If you are a millionaire, you are probably not reading this. I woke up at three this morning, having had one of those dreams where you have won the lottery but couldn’t find the ticket. It’s the sort of dream that could make you wet the bed; I was spared that indignity. I did get up – it was 3am, and make a cuppa. Then, I sat on the sofa and imagined how it would feel to win a million. My mind whirled like a hungry Dervish, as I went through the scenario in glorious Technicolor.
Would I be like the winners you read about in the tabloids? ‘I’m staying in my two-up, two-down and carrying on with my work in the soup factory. It won’t change my life one bit…’ I don’t think so. So, what would I do first? Remember it was three in the morning, so there has to be some dramatic license. In those wee small hours everything is magnified. And when I say everything, I mean your morals, your conscience, your perception of money and what it can do for you, or not. For me, the first thought that blossomed was the idea of being able to give each of my four children enough money to see them right for the rest of their lives. But then I realised I would have to win the Euromillions for that. One million wouldn’t touch it. So the fantasy enlarged. I was now the winner of fifty-four million, at least; enough to buy a small country.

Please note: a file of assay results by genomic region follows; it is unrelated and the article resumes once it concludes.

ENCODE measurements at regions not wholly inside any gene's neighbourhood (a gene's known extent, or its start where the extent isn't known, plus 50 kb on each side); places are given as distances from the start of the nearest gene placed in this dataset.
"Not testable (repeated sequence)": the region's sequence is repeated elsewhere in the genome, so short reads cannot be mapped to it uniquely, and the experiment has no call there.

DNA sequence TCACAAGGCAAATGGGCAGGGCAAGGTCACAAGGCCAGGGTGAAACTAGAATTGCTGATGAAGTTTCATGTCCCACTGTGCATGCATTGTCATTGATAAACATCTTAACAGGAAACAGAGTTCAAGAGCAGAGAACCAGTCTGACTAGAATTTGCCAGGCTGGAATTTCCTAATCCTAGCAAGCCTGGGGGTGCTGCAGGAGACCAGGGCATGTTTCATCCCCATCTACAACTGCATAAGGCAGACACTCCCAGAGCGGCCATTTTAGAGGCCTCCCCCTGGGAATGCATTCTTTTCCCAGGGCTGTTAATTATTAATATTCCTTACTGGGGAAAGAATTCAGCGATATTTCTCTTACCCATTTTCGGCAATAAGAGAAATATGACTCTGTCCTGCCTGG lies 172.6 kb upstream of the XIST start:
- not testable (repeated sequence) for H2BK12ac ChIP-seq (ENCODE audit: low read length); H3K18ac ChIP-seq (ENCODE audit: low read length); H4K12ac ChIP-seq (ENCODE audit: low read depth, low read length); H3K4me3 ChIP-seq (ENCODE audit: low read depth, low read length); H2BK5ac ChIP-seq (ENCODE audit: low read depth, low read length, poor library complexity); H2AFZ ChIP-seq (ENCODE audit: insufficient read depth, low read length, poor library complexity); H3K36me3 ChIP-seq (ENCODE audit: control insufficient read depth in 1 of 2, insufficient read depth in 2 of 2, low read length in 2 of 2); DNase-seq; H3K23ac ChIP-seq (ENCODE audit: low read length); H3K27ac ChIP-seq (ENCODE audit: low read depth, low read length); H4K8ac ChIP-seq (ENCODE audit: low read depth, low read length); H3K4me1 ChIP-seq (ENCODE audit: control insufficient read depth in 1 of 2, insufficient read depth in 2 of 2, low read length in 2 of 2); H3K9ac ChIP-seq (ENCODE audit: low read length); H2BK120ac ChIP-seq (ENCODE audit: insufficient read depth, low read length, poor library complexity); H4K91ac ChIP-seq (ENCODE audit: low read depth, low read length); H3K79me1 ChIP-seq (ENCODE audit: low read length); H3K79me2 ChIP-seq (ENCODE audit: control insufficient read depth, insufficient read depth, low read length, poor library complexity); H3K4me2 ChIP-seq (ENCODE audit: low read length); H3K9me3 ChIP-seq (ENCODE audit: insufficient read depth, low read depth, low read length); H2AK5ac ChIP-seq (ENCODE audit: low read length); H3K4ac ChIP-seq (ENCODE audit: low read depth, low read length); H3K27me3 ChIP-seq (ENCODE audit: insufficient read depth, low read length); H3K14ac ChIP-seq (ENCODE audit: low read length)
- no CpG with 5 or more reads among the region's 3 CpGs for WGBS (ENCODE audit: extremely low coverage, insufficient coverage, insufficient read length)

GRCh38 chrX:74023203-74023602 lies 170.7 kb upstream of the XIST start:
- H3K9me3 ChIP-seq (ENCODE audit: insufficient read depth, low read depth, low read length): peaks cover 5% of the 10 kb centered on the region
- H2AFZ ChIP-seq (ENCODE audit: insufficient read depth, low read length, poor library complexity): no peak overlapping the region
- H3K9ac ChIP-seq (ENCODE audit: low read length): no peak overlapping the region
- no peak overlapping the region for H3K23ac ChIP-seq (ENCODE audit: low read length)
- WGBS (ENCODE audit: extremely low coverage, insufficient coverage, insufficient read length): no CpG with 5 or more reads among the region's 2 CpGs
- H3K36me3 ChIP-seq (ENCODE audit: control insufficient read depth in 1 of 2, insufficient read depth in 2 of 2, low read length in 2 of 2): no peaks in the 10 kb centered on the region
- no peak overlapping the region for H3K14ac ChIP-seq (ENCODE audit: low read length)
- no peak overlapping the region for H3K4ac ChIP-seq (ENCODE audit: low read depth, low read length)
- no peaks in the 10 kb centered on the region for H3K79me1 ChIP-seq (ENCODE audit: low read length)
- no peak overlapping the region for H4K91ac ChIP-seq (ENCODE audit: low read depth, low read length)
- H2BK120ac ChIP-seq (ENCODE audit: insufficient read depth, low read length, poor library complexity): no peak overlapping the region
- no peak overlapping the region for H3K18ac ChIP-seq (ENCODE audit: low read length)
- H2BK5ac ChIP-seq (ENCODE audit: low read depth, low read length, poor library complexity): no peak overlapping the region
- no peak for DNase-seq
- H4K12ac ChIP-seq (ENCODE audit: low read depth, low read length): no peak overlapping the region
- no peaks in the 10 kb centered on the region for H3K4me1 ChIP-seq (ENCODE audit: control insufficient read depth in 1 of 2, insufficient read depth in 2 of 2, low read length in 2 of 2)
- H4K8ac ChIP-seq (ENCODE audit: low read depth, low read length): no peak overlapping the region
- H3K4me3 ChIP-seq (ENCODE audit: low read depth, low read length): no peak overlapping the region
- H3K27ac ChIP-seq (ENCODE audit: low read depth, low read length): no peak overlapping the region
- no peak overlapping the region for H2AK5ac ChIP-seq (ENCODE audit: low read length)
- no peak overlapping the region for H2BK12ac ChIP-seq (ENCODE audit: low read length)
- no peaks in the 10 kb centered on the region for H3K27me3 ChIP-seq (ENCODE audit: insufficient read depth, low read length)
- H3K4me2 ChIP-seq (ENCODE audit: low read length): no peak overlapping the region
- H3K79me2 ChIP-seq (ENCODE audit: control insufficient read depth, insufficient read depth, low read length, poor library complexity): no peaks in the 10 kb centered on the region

Once my kids were sorted, I would look at other members of my family, and then my mates and then the postman and the lady in the library and the director of our local theatre, the art gallery, the children’s services, the old people’s home up the road, the vet, the homeless, the man who cleans my windows…
The thing it, I have just taken a long holiday in Australia to see my daughter, and living in another country for longer than two weeks, makes you think! Coming back to a freezing UK, beleaguered by snow, floods and a miser’s budget, I realised that what is important is not money. Yes, you need enough to put food on the table every day but do we really need all the rest? Buying into the consumer circus that plays out in adverts shoved into our faces all the time, takes something away from us. It’s stops us focusing on what we really need and to my mind, that’s the closeness and love of the people we truly care about, be they family or friends.
But then, to keep the economy going, the circus has to play to packed houses. I have a feeling that deep inside we feel obliged to spend money, to get into debt, because by consuming we are keeping the shops open, keeping us all in jobs, keeping the money flowing. Trouble is, it’s all gone a bit wrong. The money is flowing, but not in the right direction.